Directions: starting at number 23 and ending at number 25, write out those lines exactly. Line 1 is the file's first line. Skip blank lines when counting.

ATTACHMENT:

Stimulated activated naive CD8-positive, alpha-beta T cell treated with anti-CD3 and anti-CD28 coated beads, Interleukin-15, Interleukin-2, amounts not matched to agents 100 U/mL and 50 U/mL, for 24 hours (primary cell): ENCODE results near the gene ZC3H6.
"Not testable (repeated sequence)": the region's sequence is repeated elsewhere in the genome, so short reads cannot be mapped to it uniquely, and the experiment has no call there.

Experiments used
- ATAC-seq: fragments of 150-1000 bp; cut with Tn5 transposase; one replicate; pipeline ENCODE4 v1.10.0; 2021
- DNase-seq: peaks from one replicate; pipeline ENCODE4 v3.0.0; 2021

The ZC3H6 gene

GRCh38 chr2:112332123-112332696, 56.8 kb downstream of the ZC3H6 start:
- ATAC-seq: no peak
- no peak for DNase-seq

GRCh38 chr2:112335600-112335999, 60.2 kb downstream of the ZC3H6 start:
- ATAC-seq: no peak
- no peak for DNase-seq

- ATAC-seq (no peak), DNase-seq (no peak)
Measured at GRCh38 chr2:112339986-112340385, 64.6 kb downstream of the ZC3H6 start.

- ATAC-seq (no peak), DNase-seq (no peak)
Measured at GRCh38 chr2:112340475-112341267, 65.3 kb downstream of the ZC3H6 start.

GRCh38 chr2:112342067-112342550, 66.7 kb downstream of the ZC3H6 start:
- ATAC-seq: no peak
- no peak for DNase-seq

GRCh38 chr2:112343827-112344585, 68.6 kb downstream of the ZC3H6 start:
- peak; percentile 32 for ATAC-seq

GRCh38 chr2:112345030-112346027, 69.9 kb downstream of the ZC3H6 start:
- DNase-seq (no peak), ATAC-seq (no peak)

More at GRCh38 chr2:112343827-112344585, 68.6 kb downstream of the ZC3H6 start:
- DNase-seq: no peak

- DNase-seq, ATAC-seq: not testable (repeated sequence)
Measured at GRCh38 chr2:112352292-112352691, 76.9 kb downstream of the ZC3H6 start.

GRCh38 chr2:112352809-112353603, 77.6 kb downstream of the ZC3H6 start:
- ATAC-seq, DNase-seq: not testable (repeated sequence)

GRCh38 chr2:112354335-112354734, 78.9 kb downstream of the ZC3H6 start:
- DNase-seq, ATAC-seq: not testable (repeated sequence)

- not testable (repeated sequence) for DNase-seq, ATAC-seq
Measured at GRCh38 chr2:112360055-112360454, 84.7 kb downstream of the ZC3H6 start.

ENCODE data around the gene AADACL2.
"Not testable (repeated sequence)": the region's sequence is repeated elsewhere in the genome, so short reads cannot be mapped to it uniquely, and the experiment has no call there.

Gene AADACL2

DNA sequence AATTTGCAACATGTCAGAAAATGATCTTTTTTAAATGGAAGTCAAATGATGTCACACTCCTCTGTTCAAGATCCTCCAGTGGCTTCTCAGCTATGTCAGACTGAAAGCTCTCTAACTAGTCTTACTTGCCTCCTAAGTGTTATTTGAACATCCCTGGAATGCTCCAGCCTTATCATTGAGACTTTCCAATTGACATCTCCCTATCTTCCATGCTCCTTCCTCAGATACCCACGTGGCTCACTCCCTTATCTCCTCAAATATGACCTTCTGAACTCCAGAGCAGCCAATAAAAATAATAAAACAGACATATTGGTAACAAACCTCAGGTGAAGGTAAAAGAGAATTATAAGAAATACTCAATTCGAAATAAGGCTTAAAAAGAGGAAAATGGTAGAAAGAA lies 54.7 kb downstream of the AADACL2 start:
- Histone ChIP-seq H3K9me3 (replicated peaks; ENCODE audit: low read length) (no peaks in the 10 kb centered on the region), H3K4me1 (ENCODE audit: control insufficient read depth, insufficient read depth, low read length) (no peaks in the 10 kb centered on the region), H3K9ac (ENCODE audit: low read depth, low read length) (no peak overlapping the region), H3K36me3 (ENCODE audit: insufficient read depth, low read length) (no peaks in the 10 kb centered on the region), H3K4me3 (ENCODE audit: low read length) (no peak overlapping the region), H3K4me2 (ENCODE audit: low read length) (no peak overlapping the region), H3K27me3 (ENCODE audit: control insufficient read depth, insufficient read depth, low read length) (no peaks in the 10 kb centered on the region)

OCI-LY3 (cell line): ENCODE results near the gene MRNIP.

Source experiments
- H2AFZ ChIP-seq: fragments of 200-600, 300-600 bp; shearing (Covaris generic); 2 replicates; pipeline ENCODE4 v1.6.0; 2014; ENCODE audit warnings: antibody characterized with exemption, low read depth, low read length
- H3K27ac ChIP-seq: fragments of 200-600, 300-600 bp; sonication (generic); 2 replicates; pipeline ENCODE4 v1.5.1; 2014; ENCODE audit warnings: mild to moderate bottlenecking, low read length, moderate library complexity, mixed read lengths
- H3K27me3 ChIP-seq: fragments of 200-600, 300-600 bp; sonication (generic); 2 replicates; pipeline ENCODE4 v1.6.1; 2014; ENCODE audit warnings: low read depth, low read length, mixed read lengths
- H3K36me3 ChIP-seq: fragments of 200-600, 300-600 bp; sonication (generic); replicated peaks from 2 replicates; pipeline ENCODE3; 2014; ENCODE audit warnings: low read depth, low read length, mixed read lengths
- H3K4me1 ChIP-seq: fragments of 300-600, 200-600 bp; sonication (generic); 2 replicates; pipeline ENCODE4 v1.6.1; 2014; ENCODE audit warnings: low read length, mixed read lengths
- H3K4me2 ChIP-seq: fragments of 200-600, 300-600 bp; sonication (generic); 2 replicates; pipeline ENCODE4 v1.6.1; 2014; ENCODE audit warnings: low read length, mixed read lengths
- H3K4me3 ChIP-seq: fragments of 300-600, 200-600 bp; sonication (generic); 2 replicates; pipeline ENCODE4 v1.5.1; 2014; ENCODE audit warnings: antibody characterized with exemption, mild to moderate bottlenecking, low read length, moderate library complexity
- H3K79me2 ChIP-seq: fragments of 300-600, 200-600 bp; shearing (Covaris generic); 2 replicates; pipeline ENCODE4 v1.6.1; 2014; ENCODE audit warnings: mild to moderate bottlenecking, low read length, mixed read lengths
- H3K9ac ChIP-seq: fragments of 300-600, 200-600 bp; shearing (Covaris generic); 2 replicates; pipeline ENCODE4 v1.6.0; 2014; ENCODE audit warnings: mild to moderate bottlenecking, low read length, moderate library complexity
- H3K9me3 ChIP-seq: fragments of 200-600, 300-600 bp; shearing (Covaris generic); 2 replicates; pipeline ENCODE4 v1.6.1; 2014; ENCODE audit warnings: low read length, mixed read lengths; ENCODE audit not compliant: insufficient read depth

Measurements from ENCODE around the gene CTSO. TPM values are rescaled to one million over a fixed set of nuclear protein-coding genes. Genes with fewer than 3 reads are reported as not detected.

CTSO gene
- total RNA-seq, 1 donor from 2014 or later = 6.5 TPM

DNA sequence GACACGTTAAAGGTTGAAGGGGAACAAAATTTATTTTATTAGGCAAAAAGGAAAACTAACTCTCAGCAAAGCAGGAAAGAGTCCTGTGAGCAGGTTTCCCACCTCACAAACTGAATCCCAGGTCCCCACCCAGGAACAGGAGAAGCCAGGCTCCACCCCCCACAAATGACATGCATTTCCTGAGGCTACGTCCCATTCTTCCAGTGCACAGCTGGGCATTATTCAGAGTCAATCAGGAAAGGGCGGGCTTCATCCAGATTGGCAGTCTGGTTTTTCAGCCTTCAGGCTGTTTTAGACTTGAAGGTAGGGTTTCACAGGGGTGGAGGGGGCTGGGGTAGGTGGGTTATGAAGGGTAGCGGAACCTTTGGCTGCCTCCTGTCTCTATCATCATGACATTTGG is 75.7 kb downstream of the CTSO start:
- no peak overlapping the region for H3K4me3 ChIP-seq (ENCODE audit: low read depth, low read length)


- DNase-seq (no peak), ATAC-seq (no peak)

More at GRCh38 chr2:112343827-112344585, 68.6 kb downstream of the ZC3H6 start:
- DNase-seq: no peak